Advocates of breast-feeding agree that much more needs to be done to encourage companies to make it easier on nursing mothers. Sixty percent of mothers with small children are in the work force. Companies are only required to give 12 weeks of maternity leave, and just a third provide rooms for moms to nurse or pump in.
Spangler said it's the mothers' responsibility to initiate changes at the workplace to make breast-feeding easier for them. "You need to go to your employer early in your pregnancy. You need to say to them, 'Let's talk about what kind of accommodation we can make so that I don't have to trade off breast-feeding my child for continuing to provide you with the work services that you're accustomed to receiving."
But just how easy is it for women to talk to their employers about breast-feeding? Spangler said she hears from mothers every day who speak to their employers about this issue.
Critics said that although the government ad campaign succeeds in promoting breast-feeding, it fails to address the negative reactions many nursing mothers receive when they breast-feed in public.
Melissa Lader, a mother who wanted to breast-feed but couldn't, said, "If they were to have an ad of a woman actually breast-feeding, I think there would have been a lot of uproar in a different way, saying why are you showing that publicly?"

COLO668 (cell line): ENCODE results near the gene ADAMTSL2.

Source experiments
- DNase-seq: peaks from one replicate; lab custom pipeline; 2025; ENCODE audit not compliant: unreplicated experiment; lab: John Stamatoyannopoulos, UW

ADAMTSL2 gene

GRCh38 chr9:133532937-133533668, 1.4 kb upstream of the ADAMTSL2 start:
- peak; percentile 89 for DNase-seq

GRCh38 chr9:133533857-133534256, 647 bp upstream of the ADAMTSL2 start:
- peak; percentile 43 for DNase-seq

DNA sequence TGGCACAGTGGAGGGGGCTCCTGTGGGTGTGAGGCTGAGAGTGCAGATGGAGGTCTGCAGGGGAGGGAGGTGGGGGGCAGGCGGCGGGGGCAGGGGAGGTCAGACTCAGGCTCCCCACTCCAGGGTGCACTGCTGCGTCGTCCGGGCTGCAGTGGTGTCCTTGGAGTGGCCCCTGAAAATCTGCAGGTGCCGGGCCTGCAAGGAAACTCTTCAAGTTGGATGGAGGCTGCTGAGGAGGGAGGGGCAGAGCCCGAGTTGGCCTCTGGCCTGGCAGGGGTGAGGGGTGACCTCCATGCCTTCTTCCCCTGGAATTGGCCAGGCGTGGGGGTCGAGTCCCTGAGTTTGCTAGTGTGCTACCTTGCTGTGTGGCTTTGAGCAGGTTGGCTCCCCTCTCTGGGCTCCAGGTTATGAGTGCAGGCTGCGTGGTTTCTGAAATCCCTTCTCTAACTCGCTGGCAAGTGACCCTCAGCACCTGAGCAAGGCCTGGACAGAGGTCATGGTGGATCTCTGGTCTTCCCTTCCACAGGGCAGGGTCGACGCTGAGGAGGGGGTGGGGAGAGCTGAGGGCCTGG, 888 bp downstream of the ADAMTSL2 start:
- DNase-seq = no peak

After all, this is a country that came to a standstill when Janet Jackson's breast was exposed for a second on national television. Is it any wonder nursing women are experiencing a lot of hostility or discomfort when they nurse their babies and expose their breast in a public place?
Spangler cited new legislation on breast-feeding that has passed in some states that gives a mother the right to breast-feed wherever she has the right to be. "Now that the law is in place, we're challenging those mothers. Please, come out of the closet, come out of the bathroom, come out of the back room, and feel comfortable breast-feeding your babies."
Supporters of the government advertising campaign said it was designed simply to raise awareness, to encourage women to buck the national trend and start breast-feeding.
"We need to be clear about this -- that any amount of breast milk a baby gets is a gift," said Alison Walsh, a mother who chose to breast-feed. But Spitzer, who decided not to breast-feed, said that type of thinking makes her feel guilty. "Sitting next to you, being the person that bottle feeds, I almost feel as if you're saying I didn't give any gifts to my child."
Despite their differences, there is one thing all women agree on: that the government's ad campaign put the proverbial cart before the horse. A lot of laws and attitudes still need to change if breast-feeding is to make significant headway in the United States.